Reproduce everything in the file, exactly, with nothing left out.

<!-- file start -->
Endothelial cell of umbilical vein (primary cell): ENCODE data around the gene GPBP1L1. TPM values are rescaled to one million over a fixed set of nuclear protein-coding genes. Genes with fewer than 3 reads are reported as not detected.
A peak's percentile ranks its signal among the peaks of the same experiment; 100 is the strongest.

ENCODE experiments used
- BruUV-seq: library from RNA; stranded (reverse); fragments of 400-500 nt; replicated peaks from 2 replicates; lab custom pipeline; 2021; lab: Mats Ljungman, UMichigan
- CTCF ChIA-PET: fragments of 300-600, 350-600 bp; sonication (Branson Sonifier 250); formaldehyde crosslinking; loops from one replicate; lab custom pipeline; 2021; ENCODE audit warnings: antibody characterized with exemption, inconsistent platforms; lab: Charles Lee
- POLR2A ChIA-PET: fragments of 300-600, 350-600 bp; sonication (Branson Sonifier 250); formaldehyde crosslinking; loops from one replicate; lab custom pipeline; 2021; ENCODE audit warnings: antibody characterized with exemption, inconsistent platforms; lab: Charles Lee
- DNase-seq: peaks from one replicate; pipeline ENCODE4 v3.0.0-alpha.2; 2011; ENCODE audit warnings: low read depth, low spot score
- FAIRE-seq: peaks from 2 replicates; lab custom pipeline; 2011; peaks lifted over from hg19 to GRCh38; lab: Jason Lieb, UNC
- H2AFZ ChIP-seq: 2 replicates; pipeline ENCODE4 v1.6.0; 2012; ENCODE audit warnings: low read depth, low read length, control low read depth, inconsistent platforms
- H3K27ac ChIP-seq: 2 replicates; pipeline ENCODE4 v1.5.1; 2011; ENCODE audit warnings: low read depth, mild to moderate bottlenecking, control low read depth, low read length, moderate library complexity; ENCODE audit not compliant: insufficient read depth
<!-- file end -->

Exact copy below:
Endothelial cell of umbilical vein (primary cell): ENCODE data around the gene GPBP1L1. TPM values are rescaled to one million over a fixed set of nuclear protein-coding genes. Genes with fewer than 3 reads are reported as not detected.
A peak's percentile ranks its signal among the peaks of the same experiment; 100 is the strongest.

ENCODE experiments used
- BruUV-seq: library from RNA; stranded (reverse); fragments of 400-500 nt; replicated peaks from 2 replicates; lab custom pipeline; 2021; lab: Mats Ljungman, UMichigan
- CTCF ChIA-PET: fragments of 300-600, 350-600 bp; sonication (Branson Sonifier 250); formaldehyde crosslinking; loops from one replicate; lab custom pipeline; 2021; ENCODE audit warnings: antibody characterized with exemption, inconsistent platforms; lab: Charles Lee
- POLR2A ChIA-PET: fragments of 300-600, 350-600 bp; sonication (Branson Sonifier 250); formaldehyde crosslinking; loops from one replicate; lab custom pipeline; 2021; ENCODE audit warnings: antibody characterized with exemption, inconsistent platforms; lab: Charles Lee
- DNase-seq: peaks from one replicate; pipeline ENCODE4 v3.0.0-alpha.2; 2011; ENCODE audit warnings: low read depth, low spot score
- FAIRE-seq: peaks from 2 replicates; lab custom pipeline; 2011; peaks lifted over from hg19 to GRCh38; lab: Jason Lieb, UNC
- H2AFZ ChIP-seq: 2 replicates; pipeline ENCODE4 v1.6.0; 2012; ENCODE audit warnings: low read depth, low read length, control low read depth, inconsistent platforms
- H3K27ac ChIP-seq: 2 replicates; pipeline ENCODE4 v1.5.1; 2011; ENCODE audit warnings: low read depth, mild to moderate bottlenecking, control low read depth, low read length, moderate library complexity; ENCODE audit not compliant: insufficient read depth